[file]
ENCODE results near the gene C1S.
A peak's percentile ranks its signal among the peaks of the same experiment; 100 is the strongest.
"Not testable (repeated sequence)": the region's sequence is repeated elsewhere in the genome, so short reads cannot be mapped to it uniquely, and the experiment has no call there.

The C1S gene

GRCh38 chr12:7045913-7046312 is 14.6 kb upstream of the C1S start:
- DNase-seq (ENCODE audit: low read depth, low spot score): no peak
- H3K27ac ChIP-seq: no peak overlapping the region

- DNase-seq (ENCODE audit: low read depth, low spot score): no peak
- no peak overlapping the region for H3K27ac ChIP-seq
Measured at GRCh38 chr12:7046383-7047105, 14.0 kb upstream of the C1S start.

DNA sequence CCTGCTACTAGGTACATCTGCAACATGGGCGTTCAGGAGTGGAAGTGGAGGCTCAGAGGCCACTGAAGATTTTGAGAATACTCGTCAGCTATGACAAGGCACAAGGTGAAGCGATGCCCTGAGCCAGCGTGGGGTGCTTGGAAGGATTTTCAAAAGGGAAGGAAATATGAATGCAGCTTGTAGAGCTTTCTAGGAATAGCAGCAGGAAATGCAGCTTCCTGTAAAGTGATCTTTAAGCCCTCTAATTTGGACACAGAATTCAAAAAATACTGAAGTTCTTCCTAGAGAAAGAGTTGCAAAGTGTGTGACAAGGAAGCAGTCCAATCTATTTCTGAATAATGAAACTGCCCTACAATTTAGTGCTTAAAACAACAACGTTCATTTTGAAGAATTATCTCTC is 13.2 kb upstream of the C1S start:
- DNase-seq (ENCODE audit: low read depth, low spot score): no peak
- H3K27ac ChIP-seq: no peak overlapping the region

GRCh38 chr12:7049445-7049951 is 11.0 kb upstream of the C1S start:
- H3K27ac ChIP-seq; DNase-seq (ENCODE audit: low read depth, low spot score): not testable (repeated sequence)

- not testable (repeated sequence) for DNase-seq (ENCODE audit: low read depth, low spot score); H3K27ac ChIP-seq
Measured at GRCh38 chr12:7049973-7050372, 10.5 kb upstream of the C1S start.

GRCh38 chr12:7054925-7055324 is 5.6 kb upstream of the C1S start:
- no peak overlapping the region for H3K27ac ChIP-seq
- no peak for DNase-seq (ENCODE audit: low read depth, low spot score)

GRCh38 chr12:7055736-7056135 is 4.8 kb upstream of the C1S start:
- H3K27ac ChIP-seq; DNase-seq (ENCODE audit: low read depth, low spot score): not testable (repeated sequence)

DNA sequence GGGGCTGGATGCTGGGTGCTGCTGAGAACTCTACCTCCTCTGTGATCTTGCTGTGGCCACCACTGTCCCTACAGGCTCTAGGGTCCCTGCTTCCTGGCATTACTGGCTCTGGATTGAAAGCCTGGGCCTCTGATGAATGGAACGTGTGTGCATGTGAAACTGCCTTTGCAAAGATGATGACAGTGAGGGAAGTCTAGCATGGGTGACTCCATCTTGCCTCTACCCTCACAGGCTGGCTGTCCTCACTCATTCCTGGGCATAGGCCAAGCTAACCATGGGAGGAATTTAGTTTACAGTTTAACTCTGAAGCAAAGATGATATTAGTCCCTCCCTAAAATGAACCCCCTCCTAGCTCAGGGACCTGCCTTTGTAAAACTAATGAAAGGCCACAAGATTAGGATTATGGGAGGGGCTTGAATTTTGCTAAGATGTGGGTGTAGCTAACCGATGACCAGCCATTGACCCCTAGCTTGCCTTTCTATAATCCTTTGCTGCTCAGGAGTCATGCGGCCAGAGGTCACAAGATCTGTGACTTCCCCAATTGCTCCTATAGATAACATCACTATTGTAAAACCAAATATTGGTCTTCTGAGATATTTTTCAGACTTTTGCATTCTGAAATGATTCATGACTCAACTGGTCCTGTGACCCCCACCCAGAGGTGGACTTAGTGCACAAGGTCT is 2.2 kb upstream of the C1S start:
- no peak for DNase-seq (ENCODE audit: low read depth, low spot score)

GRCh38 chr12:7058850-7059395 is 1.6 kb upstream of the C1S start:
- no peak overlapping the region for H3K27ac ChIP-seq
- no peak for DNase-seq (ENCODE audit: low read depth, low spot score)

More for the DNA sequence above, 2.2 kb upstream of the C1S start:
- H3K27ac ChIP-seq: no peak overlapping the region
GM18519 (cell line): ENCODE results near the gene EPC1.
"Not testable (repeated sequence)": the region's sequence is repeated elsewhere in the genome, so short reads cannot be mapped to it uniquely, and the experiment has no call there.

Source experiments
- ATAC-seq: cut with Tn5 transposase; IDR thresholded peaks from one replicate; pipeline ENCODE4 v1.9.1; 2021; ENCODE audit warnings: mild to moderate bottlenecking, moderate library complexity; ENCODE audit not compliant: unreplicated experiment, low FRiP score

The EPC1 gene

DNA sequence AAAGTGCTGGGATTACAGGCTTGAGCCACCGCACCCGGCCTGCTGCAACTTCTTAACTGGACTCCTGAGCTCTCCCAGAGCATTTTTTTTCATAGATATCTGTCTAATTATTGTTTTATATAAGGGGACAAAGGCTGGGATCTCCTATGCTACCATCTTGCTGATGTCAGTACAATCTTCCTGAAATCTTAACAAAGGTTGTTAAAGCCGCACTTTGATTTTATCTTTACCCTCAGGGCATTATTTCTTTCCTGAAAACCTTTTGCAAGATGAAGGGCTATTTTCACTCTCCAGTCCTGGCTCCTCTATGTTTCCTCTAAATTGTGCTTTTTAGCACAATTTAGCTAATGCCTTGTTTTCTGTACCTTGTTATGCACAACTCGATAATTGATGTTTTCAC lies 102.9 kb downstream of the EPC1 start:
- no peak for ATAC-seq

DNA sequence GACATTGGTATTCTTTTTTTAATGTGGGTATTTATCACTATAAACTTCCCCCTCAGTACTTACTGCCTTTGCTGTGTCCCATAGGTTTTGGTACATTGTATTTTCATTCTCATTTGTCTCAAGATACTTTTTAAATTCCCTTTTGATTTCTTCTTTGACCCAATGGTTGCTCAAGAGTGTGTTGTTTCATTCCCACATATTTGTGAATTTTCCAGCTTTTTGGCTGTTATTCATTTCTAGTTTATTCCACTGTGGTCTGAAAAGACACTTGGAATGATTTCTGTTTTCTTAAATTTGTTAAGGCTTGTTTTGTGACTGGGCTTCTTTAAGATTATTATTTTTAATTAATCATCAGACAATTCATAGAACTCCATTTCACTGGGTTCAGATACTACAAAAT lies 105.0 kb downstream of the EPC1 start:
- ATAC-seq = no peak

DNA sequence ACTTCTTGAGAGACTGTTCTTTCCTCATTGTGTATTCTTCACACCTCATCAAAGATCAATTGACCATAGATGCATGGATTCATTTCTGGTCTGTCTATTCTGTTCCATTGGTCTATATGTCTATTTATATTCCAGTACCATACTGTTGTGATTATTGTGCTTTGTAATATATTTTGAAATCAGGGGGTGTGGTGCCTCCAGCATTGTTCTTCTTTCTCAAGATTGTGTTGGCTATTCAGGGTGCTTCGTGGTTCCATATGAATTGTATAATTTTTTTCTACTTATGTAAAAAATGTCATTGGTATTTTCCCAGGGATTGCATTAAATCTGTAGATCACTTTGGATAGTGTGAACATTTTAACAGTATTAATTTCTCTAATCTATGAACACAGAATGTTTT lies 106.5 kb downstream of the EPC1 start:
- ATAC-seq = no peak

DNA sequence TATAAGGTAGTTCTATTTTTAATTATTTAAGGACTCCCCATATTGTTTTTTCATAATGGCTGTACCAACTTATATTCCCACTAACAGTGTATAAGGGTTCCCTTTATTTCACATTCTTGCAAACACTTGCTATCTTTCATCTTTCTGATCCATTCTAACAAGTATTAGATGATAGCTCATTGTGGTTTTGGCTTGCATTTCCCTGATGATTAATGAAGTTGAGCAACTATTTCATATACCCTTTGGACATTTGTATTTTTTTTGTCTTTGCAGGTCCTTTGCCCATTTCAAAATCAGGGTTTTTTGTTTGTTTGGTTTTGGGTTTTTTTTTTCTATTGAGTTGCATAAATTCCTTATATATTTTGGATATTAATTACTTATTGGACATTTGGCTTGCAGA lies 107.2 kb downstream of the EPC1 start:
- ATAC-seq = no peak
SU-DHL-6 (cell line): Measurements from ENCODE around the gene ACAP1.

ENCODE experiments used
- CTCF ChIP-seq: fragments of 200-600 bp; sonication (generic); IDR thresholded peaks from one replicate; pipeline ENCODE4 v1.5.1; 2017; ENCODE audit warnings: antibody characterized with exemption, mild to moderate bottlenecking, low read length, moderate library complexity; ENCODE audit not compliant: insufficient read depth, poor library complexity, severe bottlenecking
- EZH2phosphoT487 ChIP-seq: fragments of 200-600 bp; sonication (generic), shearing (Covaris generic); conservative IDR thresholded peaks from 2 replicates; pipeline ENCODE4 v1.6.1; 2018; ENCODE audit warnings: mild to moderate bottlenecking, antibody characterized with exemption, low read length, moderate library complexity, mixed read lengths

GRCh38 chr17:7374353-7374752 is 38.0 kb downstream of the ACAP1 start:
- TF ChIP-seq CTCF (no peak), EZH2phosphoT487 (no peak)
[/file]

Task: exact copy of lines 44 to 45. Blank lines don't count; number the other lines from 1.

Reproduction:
ENCODE experiments used
- CTCF ChIP-seq: fragments of 200-600 bp; sonication (generic); IDR thresholded peaks from one replicate; pipeline ENCODE4 v1.5.1; 2017; ENCODE audit warnings: antibody characterized with exemption, mild to moderate bottlenecking, low read length, moderate library complexity; ENCODE audit not compliant: insufficient read depth, poor library complexity, severe bottlenecking